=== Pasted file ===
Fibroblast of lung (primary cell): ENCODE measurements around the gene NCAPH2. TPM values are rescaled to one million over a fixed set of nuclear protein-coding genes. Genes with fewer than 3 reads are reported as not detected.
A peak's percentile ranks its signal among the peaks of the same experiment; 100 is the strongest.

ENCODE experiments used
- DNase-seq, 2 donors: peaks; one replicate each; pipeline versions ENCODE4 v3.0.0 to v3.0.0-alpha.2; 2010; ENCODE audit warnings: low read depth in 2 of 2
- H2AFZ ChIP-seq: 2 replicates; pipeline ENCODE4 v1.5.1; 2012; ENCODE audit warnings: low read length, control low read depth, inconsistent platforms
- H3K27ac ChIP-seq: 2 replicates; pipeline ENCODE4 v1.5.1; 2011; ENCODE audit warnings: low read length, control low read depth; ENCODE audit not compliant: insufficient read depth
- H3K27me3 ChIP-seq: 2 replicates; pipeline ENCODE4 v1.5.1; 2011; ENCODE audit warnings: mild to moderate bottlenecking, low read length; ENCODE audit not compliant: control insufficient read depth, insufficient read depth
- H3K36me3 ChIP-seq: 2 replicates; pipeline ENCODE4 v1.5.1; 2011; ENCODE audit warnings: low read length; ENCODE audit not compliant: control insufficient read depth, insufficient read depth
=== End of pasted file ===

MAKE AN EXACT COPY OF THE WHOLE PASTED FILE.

Fibroblast of lung (primary cell): ENCODE measurements around the gene NCAPH2. TPM values are rescaled to one million over a fixed set of nuclear protein-coding genes. Genes with fewer than 3 reads are reported as not detected.
A peak's percentile ranks its signal among the peaks of the same experiment; 100 is the strongest.

ENCODE experiments used
- DNase-seq, 2 donors: peaks; one replicate each; pipeline versions ENCODE4 v3.0.0 to v3.0.0-alpha.2; 2010; ENCODE audit warnings: low read depth in 2 of 2
- H2AFZ ChIP-seq: 2 replicates; pipeline ENCODE4 v1.5.1; 2012; ENCODE audit warnings: low read length, control low read depth, inconsistent platforms
- H3K27ac ChIP-seq: 2 replicates; pipeline ENCODE4 v1.5.1; 2011; ENCODE audit warnings: low read length, control low read depth; ENCODE audit not compliant: insufficient read depth
- H3K27me3 ChIP-seq: 2 replicates; pipeline ENCODE4 v1.5.1; 2011; ENCODE audit warnings: mild to moderate bottlenecking, low read length; ENCODE audit not compliant: control insufficient read depth, insufficient read depth
- H3K36me3 ChIP-seq: 2 replicates; pipeline ENCODE4 v1.5.1; 2011; ENCODE audit warnings: low read length; ENCODE audit not compliant: control insufficient read depth, insufficient read depth